It is no secret that addiction to narcotics (heroin, oxycodone, hydrocodone) has become a growing problem in the US. Of these drugs, heroin is by far the most potent and thus has the highest potential for a fatal overdose especially since no user can ever know exactly how much heroin (and other drugs) are in a particular batch, or with what it has been adulterated.
There is a very effective drug called Narcan (naloxone) invented sixty years ago that rapidly reverses the potentially fatal effects of an opiate overdose typically suppressed breathing if given in time. But it is generally given in emergency rooms, and this increases the time until treatment all but guaranteeing otherwise-preventable deaths.
The good news is that a Virginia-based company called kaleo pharma has come up with a very clever method of reducing the time until treatment. Their auto-injection pen, called Evzio will make naloxone much more available outside the hospital, and easier to use. Based on the concept of the epipen, Evzio delivers an appropriate dose of naloxone and it couldn t be easier. The pen is small enough to be carried in your pocket, and actually gives you verbal instructions once it is activated.
Dr. Eric Edwards, Chief Medical Officer of the company says, KalÃ©o was founded on the idea that patients are true experts on how their conditions impact their lives, and [Evzio] was developed with patient and caregiver input throughout to make sure it would be easy to use in stressful opioid emergencies with limited training ¦[i]mmediate availability of [Evzio] for family members and caregivers to administer during a suspected opioid overdose has the potential to save many lives.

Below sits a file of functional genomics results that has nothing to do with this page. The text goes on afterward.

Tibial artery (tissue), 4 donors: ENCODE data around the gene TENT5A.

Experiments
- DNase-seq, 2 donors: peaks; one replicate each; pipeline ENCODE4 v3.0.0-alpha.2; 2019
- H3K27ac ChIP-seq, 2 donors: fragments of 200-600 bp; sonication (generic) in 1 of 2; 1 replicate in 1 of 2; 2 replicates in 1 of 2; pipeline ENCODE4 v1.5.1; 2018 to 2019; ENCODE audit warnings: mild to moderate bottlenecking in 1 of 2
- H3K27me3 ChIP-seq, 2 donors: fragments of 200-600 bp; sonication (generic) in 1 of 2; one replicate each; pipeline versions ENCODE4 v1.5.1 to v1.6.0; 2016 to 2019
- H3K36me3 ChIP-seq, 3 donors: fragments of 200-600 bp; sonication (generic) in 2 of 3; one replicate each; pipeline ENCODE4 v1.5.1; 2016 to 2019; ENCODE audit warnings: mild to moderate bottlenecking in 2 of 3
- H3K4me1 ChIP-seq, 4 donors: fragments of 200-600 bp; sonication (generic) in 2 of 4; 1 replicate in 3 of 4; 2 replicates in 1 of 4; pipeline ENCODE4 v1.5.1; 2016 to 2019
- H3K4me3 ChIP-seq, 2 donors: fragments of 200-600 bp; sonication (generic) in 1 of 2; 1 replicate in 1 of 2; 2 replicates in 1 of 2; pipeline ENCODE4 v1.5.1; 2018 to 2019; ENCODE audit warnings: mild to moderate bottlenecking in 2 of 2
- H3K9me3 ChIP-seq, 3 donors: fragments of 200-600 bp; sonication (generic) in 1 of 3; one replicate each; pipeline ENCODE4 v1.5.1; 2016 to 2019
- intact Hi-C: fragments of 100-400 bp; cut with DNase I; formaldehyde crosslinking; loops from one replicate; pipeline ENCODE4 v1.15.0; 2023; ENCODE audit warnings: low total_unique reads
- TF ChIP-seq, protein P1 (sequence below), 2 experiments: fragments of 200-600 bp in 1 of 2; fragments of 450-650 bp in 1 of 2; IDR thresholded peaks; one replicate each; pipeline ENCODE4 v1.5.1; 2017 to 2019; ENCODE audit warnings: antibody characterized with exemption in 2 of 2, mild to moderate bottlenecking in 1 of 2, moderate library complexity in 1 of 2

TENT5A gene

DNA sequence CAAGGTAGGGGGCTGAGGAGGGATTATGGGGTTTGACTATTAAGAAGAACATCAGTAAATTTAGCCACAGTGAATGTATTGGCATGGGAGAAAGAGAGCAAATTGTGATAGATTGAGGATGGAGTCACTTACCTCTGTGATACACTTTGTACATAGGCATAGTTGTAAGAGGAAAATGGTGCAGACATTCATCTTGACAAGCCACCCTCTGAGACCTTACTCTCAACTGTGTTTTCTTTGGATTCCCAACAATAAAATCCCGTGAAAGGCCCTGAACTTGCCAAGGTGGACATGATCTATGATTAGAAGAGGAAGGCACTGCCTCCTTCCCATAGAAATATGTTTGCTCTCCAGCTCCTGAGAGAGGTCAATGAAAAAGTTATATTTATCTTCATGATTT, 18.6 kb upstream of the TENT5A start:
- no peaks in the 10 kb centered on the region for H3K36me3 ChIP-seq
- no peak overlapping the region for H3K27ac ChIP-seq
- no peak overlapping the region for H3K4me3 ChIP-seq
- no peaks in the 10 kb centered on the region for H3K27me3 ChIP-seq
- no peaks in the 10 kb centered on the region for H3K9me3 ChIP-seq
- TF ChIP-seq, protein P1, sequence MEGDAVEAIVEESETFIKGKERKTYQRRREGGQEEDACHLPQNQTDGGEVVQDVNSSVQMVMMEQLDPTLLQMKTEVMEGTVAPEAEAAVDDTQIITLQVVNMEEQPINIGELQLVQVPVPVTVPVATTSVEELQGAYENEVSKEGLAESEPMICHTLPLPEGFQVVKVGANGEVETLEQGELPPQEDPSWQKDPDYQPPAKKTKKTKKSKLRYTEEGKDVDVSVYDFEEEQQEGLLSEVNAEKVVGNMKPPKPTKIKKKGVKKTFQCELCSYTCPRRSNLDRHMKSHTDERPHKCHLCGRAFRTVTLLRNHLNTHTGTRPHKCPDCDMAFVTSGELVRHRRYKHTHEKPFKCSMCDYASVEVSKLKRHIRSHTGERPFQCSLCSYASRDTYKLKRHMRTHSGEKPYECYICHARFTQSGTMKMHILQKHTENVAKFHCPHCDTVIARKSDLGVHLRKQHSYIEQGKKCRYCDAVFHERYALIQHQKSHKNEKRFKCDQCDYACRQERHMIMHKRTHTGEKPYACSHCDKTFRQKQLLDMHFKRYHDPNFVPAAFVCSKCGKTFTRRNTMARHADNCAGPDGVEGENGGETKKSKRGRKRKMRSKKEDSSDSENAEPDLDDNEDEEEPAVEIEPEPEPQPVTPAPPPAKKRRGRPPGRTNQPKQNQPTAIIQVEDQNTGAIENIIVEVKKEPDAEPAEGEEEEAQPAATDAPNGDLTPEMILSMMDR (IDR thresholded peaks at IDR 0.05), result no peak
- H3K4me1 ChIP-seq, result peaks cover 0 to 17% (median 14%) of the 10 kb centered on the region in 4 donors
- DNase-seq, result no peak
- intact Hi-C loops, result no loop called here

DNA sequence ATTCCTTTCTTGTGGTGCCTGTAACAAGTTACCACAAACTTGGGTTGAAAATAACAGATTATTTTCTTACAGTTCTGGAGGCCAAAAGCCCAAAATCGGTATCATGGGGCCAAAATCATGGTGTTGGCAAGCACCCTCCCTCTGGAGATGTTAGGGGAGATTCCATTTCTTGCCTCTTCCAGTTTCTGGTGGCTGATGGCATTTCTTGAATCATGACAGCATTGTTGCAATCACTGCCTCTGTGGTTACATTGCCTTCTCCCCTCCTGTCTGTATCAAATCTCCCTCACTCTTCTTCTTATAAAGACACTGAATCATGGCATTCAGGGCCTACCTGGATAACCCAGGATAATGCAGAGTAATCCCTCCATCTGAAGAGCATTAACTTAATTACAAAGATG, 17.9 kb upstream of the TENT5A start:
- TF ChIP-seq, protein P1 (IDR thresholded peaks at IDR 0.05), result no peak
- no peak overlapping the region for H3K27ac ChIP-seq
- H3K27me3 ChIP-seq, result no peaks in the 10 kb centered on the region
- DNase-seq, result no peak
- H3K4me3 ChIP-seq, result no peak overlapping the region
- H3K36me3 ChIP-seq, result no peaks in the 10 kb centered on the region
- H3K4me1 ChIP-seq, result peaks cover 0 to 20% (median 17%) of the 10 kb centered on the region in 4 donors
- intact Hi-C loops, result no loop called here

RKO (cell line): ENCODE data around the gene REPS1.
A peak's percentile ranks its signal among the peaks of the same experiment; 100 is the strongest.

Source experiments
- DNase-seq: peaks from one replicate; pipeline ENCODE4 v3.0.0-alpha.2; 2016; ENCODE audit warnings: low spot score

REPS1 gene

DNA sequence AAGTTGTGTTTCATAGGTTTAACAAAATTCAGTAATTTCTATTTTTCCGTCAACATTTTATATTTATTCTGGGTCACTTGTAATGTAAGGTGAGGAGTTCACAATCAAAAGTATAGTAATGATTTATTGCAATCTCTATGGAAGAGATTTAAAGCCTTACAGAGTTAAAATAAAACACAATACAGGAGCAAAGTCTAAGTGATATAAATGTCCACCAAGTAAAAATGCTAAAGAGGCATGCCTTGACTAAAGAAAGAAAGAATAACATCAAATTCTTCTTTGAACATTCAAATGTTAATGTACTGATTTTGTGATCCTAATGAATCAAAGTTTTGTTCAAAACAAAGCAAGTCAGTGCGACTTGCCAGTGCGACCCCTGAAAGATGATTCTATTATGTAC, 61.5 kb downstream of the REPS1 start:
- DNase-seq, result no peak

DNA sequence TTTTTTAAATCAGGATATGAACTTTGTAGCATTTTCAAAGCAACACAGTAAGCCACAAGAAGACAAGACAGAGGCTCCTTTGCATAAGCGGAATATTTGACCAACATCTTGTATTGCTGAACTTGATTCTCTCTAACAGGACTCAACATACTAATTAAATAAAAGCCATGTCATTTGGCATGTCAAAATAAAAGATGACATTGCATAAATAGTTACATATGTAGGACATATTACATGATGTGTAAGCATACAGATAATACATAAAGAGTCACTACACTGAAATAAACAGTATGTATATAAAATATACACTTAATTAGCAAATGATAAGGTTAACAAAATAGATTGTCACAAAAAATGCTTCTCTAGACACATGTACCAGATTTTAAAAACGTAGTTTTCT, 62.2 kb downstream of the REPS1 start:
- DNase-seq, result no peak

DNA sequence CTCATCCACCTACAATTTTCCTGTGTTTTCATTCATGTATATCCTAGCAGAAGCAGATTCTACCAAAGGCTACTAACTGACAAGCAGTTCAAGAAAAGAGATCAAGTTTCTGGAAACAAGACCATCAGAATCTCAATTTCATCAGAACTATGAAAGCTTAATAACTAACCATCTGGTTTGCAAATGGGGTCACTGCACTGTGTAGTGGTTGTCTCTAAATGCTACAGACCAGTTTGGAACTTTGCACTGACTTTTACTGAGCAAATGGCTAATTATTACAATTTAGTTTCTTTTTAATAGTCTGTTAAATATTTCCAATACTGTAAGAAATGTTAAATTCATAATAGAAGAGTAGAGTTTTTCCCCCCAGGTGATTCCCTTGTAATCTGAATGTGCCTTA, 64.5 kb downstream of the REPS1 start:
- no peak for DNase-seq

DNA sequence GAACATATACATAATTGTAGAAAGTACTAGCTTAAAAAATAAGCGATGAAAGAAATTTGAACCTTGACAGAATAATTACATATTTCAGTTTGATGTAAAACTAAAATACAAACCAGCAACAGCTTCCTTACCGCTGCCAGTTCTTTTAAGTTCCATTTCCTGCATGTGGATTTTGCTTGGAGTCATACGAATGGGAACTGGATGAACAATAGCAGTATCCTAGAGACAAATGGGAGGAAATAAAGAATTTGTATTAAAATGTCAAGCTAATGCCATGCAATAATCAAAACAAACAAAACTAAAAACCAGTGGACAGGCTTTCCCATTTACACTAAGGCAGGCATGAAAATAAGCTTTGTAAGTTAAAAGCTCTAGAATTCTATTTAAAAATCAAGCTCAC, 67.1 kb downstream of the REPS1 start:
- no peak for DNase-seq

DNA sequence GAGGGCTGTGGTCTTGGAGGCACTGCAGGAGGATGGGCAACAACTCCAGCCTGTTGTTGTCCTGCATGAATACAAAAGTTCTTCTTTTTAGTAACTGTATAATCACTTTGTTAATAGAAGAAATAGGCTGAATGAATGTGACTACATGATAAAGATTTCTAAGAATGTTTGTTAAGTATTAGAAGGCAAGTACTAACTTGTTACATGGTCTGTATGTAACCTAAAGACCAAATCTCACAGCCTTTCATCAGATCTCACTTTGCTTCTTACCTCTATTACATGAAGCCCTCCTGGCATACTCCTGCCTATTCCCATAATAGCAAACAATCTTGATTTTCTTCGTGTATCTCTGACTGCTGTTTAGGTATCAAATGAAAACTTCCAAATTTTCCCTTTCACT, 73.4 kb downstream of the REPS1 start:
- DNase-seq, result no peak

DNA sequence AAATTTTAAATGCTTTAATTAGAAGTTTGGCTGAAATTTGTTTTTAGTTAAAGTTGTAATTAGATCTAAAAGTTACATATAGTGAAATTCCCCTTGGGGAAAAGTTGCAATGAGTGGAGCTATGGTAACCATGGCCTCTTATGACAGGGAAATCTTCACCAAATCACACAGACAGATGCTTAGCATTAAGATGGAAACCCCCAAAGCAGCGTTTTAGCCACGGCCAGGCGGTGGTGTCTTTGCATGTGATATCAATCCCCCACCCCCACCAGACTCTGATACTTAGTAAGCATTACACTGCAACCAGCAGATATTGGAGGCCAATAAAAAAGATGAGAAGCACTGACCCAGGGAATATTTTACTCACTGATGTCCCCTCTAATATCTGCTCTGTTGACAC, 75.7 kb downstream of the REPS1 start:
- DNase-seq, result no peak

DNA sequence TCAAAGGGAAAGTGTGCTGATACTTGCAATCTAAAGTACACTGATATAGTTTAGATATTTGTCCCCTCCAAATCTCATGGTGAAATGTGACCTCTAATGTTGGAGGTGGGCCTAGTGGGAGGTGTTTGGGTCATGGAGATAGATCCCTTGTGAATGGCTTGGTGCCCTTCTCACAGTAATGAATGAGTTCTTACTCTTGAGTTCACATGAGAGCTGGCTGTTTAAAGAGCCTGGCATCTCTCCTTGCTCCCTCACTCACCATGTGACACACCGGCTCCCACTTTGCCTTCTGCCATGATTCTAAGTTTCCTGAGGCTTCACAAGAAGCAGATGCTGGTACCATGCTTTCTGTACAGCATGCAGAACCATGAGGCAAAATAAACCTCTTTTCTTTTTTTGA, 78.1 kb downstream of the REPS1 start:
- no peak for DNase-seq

And the FDA wholeheartedly agreed. The device was given fast-track status which is given for drugs that appear to provide safe and effective therapy when no satisfactory alternative therapy exists.
Among other things, the device was not required to go through the normal review of an expert advisory panel, and was reviewed and approved in an astounding fifteen weeks.
ACSH s Dr. Josh Bloom says, this is a great advance, but it is not a panacea. Different narcotics remain in the blood for very different time periods. While heroin has a short half-life (the time it takes for fifty percent of the drug to be gone), other opiates last much longer. So, one dose of Evzio might work for awhile, but once it wears off there still may be fatal levels of narcotic present. This does not replace a trip to the hospital. It merely gets you there alive.
In the ridiculous news department, naloxone is one of the many drugs that are in short supply in hospitals. You can read Dr. Bloom s New York Post op-ed Running out of Common Drugs here. The op-ed is from 2011, yet we still have massive shortages of common lifesaving drugs three years later. Pathetic.